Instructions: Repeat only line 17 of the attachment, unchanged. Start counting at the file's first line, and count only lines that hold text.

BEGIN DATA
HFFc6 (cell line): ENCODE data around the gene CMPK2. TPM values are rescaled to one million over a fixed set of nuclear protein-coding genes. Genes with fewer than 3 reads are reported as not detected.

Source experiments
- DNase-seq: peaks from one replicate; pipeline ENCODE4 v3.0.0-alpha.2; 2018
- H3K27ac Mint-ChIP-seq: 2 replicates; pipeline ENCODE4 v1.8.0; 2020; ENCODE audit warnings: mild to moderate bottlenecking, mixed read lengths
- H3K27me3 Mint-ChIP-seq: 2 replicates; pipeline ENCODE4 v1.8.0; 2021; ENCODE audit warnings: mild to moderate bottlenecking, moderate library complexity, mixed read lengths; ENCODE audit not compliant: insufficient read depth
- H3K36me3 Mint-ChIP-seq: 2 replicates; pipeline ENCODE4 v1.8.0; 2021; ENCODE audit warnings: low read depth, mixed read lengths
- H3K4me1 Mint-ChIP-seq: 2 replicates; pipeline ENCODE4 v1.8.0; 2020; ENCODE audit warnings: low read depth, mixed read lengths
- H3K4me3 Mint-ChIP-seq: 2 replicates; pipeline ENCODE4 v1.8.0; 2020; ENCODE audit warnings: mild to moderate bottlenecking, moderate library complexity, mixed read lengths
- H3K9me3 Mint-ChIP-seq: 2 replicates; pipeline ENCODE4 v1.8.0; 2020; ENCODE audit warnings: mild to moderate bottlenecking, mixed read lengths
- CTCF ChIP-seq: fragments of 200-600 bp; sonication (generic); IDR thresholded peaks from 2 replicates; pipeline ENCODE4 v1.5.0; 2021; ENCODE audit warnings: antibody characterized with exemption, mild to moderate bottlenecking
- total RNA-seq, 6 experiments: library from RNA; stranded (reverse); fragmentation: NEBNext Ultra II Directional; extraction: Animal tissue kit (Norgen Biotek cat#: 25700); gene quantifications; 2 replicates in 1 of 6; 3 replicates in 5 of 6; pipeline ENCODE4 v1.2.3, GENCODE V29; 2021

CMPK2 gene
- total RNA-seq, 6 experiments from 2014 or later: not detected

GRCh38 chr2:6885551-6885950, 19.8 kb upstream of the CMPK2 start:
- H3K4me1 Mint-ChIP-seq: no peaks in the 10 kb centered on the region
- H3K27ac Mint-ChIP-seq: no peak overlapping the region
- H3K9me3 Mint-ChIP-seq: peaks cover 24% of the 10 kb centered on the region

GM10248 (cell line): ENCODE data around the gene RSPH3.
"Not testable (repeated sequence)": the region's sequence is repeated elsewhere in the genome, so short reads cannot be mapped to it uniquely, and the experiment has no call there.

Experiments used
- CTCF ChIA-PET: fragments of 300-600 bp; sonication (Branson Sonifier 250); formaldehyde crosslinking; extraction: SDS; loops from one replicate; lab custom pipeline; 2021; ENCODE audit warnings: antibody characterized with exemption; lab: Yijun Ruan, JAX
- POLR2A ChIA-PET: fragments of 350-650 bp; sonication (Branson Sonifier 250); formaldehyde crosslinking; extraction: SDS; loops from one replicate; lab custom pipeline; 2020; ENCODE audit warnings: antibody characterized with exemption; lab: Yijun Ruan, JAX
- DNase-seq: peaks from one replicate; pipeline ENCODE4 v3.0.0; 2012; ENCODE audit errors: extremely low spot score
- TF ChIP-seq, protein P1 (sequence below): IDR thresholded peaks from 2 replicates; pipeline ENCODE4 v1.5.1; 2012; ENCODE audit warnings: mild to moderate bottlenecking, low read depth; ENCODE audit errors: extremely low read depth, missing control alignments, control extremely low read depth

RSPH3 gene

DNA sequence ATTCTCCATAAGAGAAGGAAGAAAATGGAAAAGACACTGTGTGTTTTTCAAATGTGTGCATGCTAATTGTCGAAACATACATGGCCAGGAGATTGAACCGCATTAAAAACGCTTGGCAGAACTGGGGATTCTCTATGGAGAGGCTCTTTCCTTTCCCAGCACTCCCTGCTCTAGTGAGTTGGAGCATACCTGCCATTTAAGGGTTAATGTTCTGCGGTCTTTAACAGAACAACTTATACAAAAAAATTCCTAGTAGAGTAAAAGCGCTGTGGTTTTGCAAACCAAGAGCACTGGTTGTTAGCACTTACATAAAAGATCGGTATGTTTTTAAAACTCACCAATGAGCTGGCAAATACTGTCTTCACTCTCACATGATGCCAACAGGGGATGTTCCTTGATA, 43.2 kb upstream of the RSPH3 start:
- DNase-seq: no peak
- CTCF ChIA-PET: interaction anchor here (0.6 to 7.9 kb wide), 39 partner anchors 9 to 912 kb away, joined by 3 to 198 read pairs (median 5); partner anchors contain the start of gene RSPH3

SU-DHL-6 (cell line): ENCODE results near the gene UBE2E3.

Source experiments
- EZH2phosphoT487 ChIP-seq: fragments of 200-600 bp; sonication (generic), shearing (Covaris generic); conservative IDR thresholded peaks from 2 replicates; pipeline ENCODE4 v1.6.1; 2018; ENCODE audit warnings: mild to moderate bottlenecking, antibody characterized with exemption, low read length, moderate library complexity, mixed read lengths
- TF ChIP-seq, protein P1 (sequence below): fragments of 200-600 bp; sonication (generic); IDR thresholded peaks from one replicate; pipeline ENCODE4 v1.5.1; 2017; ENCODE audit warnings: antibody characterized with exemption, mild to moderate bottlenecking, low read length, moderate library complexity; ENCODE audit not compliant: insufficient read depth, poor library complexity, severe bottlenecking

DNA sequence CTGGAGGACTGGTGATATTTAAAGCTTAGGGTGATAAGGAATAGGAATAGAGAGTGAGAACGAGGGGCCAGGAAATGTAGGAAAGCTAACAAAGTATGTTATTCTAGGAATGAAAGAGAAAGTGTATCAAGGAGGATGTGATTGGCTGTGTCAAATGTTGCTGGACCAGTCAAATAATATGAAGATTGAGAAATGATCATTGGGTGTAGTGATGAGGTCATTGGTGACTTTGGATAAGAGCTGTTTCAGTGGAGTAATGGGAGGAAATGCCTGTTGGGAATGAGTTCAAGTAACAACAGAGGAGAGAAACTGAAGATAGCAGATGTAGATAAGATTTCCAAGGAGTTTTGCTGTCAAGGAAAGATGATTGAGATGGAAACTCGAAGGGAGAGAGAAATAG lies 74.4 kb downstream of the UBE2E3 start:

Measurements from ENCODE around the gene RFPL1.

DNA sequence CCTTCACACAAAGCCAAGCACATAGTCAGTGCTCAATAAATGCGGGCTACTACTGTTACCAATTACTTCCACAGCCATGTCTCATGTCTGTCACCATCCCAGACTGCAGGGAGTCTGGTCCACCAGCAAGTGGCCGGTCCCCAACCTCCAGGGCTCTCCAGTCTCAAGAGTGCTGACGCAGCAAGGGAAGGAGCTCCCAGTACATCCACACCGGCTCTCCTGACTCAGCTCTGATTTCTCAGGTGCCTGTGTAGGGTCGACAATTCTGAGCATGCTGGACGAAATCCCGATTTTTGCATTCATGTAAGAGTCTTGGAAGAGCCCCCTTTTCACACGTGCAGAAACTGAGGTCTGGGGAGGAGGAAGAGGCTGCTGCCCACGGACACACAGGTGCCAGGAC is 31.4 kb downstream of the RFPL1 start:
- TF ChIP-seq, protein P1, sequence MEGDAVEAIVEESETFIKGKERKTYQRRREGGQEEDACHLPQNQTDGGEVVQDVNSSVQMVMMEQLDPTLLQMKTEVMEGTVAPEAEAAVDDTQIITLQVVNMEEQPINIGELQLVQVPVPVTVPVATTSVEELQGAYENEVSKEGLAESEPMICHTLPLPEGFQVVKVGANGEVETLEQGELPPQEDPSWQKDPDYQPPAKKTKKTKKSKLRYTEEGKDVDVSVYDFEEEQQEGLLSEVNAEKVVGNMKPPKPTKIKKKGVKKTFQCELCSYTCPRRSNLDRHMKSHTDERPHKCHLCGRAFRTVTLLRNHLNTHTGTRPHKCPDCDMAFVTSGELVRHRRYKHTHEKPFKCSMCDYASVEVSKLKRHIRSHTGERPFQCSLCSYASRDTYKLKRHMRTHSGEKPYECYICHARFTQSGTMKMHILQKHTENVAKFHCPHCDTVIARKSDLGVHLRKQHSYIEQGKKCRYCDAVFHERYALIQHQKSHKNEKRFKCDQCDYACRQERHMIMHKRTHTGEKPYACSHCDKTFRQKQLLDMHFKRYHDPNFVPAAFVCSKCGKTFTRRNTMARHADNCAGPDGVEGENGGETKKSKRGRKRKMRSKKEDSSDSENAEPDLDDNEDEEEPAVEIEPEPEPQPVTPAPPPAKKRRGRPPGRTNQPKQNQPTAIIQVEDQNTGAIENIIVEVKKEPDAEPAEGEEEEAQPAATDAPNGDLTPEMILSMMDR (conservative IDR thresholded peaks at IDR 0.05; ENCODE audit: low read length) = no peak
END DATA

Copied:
- H3K9me3 Mint-ChIP-seq: peaks cover 24% of the 10 kb centered on the region